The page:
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Memo Regarding Maria-Elisabeth Koch

Memo regarding Marie-Elisabeth Koch
Bundesarchiv Berlin

Beginning in the 1930s, the Nazi Party attempted to redefine the roles of men and women in German society. While they restricted women to primarily maternal and domestic roles, Nazi policies opened up opportunities for women willing to embrace an ideal of Nazi womanhood.1 This combination of limitation and opportunity was clearly illustrated in the occupied territories of eastern Europe.2 Young German women were recruited as "missionaries of Germandom" and assigned to serve as laborers and advocates of the "New Germany."3 Some female students embraced what was advertised as an adventure along the borderlands of the German Reich.

The featured source is a memo written in November 1941 by Gertrud Delmas, leader of a district office for the Student Labor Service in the Warthegau, a region of western Poland annexed by Nazi Germany. The memo documents suspicion surrounding Maria-Elisabeth Koch, a student at Munich University, during her time as a laborer at a farm in the district of Grabica. The details of Koch's apparent "offenses" are not known, but Delmas released her from service and withheld her pay. Koch's motivations are unclear, but other letters and memos from her local office for student deployment describe students' attempts to avoid service in the region. Such cases were rarely punished in any significant way, although Germans who had sexual relations with Poles were often brutally disciplined.4

Nazi women's organizations such as the League of German Girls and the Women's Labor Service taught young girls to regard service in eastern Europe as especially important for Germany's project of racial domination.5 For those committed to this ideology, work in occupied Poland was portrayed as particularly patriotic and courageous. For many women, this kind of deployment provided spaces for experiencing the world outside the confines of the wartime domestic household.

One scholar has described Nazism as "an overtly misogynist movement." See Claudia Koonz, Mothers in the Fatherland: Women, the Family and Nazi Politics (New York: Routledge, 2012), 5. For more on familial roles during the Nazi period, see the related Experiencing History collection Family Life During the Holocaust.

Elizabeth Harvey, Women and the Nazi East: Agents and Witnesses of Germanization (New Haven: Yale University Press, 2003), 11.

Ibid, 57.

Maren Röger, "The Sexual Policies and Sexual Realities of the German Occupiers in Poland in the Second World War," Contemporary European History, vol. 21, no. 1 (2014): 1–21. See also the related source in Experiencing History: Public Humliation of a Young Couple.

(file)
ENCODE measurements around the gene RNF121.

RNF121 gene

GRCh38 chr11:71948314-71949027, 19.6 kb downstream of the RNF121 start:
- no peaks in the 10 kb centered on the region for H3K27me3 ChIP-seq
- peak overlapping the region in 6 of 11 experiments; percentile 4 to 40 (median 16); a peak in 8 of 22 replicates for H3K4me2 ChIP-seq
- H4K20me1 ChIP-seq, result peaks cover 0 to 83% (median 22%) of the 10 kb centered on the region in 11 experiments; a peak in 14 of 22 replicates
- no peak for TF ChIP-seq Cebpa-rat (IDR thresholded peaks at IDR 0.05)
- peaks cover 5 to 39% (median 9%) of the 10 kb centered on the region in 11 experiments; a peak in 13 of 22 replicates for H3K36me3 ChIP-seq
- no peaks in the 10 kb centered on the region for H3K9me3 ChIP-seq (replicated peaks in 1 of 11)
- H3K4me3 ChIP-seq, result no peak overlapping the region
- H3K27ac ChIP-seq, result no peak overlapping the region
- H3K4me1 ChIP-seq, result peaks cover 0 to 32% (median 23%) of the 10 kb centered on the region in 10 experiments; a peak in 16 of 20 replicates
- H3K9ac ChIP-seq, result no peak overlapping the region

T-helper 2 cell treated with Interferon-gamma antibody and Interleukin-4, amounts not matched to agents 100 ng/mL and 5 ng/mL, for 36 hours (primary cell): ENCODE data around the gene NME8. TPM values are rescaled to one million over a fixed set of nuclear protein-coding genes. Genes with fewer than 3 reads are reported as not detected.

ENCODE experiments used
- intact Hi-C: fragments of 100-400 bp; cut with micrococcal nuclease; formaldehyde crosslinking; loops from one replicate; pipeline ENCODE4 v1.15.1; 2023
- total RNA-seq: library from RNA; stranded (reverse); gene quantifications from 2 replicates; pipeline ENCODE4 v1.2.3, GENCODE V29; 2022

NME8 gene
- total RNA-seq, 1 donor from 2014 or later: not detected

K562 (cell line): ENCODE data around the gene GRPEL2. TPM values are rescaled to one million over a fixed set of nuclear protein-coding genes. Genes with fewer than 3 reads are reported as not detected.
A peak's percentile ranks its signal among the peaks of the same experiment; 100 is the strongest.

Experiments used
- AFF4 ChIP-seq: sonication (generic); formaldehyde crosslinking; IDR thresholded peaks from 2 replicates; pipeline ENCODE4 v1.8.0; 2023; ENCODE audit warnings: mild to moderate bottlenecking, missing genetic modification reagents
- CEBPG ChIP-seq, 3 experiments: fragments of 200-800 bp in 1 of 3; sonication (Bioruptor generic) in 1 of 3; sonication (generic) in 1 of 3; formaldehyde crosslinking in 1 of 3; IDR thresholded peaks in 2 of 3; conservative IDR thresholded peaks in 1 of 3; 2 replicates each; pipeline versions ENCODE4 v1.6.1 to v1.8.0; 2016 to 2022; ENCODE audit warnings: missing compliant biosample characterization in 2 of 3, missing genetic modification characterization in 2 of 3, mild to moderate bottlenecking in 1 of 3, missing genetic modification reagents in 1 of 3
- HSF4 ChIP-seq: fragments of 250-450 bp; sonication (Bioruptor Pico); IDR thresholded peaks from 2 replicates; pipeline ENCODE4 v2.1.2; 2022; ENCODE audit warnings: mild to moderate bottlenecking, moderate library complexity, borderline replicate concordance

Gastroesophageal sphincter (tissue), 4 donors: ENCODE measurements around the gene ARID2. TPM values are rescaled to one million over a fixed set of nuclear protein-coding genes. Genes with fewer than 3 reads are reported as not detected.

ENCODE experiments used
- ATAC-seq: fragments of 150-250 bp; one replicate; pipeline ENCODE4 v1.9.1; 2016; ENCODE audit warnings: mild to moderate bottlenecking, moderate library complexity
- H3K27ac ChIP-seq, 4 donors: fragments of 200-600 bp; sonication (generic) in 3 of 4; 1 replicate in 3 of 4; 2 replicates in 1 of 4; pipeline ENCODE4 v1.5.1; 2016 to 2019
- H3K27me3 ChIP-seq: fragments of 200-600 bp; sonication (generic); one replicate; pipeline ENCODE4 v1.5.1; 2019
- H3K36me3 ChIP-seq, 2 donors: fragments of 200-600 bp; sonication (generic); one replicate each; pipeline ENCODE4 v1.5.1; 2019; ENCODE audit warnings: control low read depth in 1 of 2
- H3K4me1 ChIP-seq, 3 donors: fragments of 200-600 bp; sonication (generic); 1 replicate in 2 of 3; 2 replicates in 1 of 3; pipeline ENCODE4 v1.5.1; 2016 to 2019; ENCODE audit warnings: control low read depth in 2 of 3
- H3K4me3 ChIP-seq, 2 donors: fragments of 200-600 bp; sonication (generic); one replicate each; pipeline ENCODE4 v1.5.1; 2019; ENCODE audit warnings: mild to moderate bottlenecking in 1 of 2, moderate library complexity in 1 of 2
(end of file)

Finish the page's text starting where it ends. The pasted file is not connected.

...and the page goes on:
For an account of women who participated in the Nazi genocide of Jews in Eastern Europe, see Wendy Lower, Hitler's Furies: German Women in the Nazi Killing Fields (New York: Houghton Mifflin, 2013).

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File memo

The student Maria-Elisabeth Koch, who worked as an aide during her Agricultural Service-Support Service deployment in Kreis Lask in the community of Grabica, left this deployment on September 27, 1941, with my permission (because her mother had fallen ill) and at my instigation (because her behavior during deployment was harmful to the reputation of the female students).

Instead of attending the stipulated Kreis conference, she traveled to Litzmannstadt with a male acquaintance.

As the woman who owned the country estate where she [Koch] was living told the head of the task force and the Kreis advisor (however, in the belief that both of them were accurately informed, because she was otherwise very reticent in these matters), the lifestyle of the student was such that she had caused disconcertment and was not at all a good example for someone who was deployed.

For these reasons, the scheduled savings funds will not be paid out to the student Maria-Elisabeth Koch.

Litzmannstadt, November 18, 1941

Archival Information for This Item

Source (Credit)
Bundesarchiv Berlin
Accession Number NS38/1490
Date Created
November 1941
Author / Creator
Gertrud Delmas
Litzmannstadt, Germany
Reference Location
Łódź, Poland
Document Type Report
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